Save money on your supermarket shop

Shopping till recieptOkay, I know we bang on and on about how to save money on food in the supermarket; the importance of checking what you already have in your fridge and cupboards and making a list so you don’t get smoozed by all that supermarket marketing.
But it really does make a difference to the cost of your shop.

Whether you shop at Aldi, Lidl, Asda, Sainsbury’s or the Harrods food hall, shed loads of your dosh goes on baked beans and aubergines (sometime mouldy aubergines, found rank and disgusting at the bottom of the veg chiller two weeks later ‘cos you didn’t write that list we go on and on about). But I digress…

Take a different ‘route’

If you only do one thing this weekend, shop backwards. Go to your regular supermarket but don’t follow the route you’re meant to follow. Take directions from the Money Fight Club sat nav and YOU WILL SAVE MONEY. Give it a go…

1. Locate the booze and ice cubes first

We don’t care if you want or need either of the above, but they tend to be at the opposite end of the supemarket to the convential start point. Supermarkets want us to enter by the flower, fruit and veg – all very colourful and lovely and designed to put us in the shopping mood. Start in the fruit and veg and the next thing you know you’re loading up on the buy-two-get-one-free fresh coconuts with no idea what you’re going to do with them.
Ooh and pick up a bag of fresh spinach and then load the trolley with all the cans and heavy stuff. Stuffing the trolley with fresh veg makes us feel like good parents, even if we actually pick up more than we can sensibly use. Plus the 50% extra free on fresh strawberries seems like less of an indulgence when your trolley’s virtually empty and the reality of how much you going to spend this week has yet to kick in.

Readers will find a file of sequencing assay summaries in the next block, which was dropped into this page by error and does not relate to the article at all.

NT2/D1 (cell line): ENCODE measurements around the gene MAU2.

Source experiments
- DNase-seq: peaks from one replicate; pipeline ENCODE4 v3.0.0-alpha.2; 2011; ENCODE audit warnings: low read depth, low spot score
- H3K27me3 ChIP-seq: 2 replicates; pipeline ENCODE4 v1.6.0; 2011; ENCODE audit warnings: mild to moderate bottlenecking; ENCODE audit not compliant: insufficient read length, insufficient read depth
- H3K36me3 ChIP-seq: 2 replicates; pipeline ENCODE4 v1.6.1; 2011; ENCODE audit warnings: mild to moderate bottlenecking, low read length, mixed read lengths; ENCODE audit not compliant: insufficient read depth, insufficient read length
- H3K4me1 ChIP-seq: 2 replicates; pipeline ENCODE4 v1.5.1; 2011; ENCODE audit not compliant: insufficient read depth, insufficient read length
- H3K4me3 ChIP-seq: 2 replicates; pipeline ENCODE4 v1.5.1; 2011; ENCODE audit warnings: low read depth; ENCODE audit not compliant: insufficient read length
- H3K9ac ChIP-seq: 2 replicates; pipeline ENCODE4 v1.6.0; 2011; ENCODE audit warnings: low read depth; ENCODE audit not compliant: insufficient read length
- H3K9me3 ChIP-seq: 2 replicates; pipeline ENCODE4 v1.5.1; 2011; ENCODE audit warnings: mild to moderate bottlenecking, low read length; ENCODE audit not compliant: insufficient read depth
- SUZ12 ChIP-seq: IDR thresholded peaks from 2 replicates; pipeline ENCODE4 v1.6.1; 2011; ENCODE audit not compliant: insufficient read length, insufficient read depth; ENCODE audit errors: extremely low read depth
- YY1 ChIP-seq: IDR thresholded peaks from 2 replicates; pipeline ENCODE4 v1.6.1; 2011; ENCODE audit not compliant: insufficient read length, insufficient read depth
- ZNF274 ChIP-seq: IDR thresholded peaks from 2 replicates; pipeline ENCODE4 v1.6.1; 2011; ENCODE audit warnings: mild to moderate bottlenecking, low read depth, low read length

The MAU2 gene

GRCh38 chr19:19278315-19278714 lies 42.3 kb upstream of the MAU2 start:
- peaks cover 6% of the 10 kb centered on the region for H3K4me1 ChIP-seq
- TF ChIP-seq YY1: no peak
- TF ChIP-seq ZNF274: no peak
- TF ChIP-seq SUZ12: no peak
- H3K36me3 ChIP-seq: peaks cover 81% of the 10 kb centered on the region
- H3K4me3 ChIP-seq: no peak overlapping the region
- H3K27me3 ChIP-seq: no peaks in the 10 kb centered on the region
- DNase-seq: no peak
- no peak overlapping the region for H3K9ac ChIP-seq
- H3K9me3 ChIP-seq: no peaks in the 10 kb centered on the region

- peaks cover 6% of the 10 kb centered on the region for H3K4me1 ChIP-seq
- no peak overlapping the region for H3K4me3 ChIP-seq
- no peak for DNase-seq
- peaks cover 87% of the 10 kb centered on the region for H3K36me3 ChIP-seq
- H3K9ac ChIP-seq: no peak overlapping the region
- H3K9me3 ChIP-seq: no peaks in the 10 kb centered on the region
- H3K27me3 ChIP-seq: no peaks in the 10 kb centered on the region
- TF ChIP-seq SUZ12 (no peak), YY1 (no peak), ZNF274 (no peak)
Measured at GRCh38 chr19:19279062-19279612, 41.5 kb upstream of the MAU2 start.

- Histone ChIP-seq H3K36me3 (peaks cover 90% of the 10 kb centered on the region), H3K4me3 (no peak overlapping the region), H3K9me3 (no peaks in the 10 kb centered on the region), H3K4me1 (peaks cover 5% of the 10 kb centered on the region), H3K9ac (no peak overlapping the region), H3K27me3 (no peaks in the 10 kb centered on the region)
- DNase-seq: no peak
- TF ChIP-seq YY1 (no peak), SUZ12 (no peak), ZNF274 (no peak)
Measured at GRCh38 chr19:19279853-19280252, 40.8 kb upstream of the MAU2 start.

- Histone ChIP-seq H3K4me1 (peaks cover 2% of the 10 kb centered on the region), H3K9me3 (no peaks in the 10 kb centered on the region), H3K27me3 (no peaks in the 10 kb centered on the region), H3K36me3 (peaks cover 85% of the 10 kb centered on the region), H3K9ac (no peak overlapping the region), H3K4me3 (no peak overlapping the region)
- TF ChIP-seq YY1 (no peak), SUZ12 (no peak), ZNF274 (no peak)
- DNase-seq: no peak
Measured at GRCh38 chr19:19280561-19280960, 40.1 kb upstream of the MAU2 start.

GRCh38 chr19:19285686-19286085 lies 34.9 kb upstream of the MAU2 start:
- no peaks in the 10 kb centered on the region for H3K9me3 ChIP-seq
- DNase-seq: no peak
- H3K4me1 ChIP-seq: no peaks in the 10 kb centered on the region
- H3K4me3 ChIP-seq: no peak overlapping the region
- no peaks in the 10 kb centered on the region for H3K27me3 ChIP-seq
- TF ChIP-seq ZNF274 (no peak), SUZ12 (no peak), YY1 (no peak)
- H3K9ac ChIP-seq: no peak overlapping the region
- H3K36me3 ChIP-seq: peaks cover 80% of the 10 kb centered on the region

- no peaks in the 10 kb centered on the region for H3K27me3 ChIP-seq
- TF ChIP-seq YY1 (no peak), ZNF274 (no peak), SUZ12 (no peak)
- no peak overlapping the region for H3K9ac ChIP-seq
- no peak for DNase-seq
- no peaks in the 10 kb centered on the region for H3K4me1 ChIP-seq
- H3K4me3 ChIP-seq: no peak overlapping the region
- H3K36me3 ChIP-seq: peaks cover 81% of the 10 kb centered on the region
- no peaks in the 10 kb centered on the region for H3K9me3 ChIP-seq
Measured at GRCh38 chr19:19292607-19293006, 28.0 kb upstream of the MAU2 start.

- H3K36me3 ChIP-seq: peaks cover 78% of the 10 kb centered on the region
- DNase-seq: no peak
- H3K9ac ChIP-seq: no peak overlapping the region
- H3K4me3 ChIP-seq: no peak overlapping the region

2. Close your eyes and…

Do two things before you move away from the Rioja (we’re assuming you haven’t done a shopping list, never mind a menu plan based on how many meals and packed lunches you need to prepare this week).

  • Firstly, think about where in the supermarket your main source of protein is – meat, fish, tofu… Then figure out your most direct route to that part of the store. Most of us don’t write lists but if we shop at the same store most of the time we build up a pretty good mental map of what’s where. Get your protein sorted first – roast on Sunday, cold on Tuesday, couple of fish fillets on Wednesday etc. Some cheese and ham for the sandwiches. Get that stuff nailed first and then build the required veg etc round that (but not yet).
  • Secondly, try and focus your eyes on the bottom shelf of every aisle before you let your gaze drift to the beguiling offers on the higher shelves. And avoid the aisle ends. They’ll be covered in promotions and lovely red stickers but the better value sizes and prices are often below our natural eye level and away from the aisle ends where we’ve been conditioned (wrongly) to hunt for offers.

3. Make a determine dash for the bread

Often at the back of the store (forcing us to navigate past all sort sof the unecessary purchses, so again, keep your eyes focussed downwards and don’t get distracted to the right or left). Only buy the squidgy, soft, baked in store stuff if you plan to use it quite quickly. It doesn’t tend to stay soft and delicious that long and most of it gets gorged on the first night home.

4. Finally, finish in the fruit and veg

Armed with a rough idea of what you plan to prepare (as you’ve already bought the protein) buy only enough veg to cater for those meals. We can absolutely guarantee you have a few cans and some dried pasta or rice in the back of the cupboard back home that can cater for most emergencies not covered for by what you’ve already got in your trolley.

5. Check out and check your receipt

There’s bound to be an error on there somewhere. And DO NOT throw a bar of chocolate on the conveyor while you standing in the queue!
If you haven’t saved money by shopping this way – we’ll eat a hat (well anything’s got to taste better than two week old mouldy aubergenes).